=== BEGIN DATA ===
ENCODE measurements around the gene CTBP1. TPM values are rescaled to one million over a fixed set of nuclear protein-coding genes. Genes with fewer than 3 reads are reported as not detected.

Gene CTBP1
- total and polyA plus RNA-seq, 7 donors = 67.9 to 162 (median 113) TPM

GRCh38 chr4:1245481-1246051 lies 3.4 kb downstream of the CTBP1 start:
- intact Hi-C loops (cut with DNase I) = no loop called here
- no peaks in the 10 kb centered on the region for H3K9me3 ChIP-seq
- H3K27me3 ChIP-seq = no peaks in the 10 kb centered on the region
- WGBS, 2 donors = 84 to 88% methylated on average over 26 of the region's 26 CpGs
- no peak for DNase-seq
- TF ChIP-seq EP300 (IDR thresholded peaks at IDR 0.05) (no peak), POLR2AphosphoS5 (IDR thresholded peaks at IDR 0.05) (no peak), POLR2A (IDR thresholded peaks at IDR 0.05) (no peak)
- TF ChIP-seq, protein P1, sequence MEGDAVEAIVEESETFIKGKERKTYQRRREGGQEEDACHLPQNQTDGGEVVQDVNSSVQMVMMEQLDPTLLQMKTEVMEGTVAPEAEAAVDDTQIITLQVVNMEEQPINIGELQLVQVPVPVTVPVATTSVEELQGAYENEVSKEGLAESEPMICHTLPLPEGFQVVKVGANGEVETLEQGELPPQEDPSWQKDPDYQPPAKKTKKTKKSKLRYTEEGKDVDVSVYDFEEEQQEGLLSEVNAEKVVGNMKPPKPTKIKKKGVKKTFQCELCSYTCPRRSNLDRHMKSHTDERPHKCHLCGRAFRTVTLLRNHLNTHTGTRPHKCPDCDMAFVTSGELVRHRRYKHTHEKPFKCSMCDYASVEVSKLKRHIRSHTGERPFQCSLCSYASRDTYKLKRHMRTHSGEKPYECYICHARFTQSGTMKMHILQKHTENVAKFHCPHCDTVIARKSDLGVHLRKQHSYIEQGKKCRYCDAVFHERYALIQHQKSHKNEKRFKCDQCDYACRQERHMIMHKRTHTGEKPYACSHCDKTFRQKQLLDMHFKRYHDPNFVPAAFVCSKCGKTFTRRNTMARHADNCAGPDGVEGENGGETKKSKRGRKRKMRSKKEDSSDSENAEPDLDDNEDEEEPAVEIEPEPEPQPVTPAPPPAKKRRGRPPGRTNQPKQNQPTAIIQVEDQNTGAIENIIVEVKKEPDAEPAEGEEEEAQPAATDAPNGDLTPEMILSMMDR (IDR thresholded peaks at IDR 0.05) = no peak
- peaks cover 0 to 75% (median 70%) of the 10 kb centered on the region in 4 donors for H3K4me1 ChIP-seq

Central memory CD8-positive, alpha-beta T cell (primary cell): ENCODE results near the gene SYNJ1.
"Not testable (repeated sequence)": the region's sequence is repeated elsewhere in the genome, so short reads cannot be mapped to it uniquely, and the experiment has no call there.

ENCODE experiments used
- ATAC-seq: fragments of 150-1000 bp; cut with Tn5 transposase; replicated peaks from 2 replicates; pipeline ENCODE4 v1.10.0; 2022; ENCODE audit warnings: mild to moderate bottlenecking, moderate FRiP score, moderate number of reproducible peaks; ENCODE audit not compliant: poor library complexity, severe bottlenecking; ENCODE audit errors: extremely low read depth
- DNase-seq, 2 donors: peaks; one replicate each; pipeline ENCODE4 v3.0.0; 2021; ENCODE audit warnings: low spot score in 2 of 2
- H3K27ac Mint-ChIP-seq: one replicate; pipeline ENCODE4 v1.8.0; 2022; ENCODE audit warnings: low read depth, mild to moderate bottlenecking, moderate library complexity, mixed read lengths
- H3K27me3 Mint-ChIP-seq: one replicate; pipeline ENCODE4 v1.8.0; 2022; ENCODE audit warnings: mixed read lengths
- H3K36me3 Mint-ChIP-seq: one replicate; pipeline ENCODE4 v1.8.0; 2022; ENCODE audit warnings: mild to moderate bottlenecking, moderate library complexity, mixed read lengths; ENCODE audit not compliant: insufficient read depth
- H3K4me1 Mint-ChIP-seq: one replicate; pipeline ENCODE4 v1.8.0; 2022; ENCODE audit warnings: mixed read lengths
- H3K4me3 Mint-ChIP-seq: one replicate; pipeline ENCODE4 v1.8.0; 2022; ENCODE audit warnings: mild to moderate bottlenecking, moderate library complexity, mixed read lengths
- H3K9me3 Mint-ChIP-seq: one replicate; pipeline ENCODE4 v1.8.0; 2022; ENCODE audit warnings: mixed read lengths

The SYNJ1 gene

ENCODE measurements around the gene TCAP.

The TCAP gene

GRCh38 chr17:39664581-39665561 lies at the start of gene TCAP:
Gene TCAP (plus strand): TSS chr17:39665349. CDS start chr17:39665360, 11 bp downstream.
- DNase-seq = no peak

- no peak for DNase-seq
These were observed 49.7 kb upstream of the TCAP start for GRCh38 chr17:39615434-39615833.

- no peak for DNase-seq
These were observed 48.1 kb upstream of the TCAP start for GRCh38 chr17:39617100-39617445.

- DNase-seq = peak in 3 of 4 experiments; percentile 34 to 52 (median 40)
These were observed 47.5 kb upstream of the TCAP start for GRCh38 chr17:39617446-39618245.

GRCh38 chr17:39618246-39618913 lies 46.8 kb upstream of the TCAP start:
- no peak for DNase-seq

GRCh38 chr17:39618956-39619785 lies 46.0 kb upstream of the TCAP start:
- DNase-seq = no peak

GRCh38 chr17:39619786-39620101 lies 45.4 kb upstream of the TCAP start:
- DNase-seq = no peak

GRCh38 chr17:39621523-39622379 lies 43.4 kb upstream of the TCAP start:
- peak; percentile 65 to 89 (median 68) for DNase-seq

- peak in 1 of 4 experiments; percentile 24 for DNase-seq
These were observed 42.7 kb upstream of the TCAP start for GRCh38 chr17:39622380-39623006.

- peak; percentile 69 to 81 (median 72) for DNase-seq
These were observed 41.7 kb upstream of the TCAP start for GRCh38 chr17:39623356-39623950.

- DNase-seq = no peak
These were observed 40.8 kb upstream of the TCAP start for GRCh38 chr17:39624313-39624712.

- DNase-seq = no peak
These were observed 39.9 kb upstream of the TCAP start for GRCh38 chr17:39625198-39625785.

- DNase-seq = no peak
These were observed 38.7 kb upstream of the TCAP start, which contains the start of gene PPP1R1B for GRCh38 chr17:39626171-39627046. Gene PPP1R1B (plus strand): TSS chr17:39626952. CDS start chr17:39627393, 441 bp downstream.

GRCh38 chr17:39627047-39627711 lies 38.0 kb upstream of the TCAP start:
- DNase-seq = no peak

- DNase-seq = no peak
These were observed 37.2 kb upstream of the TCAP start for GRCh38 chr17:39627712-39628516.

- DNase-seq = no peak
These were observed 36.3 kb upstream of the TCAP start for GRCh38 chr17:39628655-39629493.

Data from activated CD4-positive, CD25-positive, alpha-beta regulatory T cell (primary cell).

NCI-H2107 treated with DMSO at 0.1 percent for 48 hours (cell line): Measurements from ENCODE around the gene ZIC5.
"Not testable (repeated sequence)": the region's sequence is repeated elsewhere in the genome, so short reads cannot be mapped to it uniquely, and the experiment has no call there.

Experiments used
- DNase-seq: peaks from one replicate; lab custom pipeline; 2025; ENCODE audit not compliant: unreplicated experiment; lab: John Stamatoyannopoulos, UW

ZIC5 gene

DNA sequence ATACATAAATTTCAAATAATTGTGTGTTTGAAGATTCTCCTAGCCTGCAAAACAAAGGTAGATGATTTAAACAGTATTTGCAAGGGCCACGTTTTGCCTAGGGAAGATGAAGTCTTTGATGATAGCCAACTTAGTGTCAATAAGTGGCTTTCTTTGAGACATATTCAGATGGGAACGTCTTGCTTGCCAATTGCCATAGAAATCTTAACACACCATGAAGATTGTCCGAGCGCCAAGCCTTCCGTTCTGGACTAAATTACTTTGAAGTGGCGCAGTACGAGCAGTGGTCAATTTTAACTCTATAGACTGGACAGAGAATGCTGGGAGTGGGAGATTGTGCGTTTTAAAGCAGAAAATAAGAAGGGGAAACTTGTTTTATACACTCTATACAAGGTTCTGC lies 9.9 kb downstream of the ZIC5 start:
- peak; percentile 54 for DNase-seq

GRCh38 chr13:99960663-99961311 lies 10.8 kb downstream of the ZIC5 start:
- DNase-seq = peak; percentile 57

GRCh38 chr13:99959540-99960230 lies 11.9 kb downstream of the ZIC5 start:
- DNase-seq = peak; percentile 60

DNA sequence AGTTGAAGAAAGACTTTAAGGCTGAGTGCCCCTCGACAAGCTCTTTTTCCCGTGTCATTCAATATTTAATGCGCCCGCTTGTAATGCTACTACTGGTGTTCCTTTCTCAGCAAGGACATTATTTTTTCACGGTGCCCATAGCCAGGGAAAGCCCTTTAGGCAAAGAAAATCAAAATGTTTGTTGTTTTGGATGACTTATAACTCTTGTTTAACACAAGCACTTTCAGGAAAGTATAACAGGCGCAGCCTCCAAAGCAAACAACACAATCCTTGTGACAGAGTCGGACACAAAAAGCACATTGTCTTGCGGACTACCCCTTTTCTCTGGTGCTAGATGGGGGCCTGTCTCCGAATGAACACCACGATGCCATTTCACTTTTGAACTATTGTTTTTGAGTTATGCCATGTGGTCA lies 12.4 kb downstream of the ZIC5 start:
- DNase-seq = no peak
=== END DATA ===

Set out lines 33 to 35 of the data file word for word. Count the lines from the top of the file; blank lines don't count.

These were observed 48.1 kb upstream of the TCAP start for GRCh38 chr17:39617100-39617445.

- DNase-seq = peak in 3 of 4 experiments; percentile 34 to 52 (median 40)
These were observed 47.5 kb upstream of the TCAP start for GRCh38 chr17:39617446-39618245.